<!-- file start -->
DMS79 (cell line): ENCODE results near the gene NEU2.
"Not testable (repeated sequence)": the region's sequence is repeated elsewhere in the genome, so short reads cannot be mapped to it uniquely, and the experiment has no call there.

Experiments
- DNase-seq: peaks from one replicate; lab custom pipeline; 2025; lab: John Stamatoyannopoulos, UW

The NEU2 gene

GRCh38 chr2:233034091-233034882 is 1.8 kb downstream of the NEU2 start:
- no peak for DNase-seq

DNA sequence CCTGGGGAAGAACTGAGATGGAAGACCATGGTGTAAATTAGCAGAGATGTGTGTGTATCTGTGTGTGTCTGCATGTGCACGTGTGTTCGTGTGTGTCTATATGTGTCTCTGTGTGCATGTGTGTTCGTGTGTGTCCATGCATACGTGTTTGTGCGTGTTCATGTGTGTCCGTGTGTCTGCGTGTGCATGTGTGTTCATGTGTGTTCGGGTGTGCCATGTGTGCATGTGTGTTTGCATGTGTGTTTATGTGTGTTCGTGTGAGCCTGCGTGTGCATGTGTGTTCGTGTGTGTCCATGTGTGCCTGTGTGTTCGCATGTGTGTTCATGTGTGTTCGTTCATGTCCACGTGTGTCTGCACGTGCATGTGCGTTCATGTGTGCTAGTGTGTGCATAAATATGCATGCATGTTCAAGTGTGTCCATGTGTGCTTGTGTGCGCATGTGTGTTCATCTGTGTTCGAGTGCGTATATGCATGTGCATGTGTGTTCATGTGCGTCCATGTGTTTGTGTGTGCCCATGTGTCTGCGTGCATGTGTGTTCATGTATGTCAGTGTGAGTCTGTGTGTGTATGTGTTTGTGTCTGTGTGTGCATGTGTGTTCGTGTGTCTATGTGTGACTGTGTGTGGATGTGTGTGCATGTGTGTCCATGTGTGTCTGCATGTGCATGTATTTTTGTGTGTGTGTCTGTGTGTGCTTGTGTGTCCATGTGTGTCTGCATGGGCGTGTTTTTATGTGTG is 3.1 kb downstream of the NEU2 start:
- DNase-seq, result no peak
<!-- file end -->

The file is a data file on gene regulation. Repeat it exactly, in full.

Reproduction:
DMS79 (cell line): ENCODE results near the gene NEU2.
"Not testable (repeated sequence)": the region's sequence is repeated elsewhere in the genome, so short reads cannot be mapped to it uniquely, and the experiment has no call there.

Experiments
- DNase-seq: peaks from one replicate; lab custom pipeline; 2025; lab: John Stamatoyannopoulos, UW

The NEU2 gene

GRCh38 chr2:233034091-233034882 is 1.8 kb downstream of the NEU2 start:
- no peak for DNase-seq

DNA sequence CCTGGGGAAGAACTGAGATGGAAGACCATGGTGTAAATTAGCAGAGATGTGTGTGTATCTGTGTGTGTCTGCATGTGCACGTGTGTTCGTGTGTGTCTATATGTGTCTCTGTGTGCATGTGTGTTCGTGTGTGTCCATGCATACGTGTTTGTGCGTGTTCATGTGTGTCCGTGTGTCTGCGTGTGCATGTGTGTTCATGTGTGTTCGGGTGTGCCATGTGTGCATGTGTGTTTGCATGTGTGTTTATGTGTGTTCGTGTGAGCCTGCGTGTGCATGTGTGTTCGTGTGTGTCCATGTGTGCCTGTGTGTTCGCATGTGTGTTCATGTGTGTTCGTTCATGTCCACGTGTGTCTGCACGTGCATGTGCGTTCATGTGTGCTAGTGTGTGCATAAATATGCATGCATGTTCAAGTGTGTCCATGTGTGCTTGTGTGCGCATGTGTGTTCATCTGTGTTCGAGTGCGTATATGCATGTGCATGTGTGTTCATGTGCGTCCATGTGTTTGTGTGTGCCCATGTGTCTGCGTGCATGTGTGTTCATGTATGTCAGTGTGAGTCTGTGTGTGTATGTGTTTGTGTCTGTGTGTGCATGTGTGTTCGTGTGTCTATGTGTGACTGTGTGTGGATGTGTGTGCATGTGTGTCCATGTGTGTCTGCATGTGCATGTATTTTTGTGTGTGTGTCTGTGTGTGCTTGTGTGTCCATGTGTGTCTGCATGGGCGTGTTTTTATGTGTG is 3.1 kb downstream of the NEU2 start:
- DNase-seq, result no peak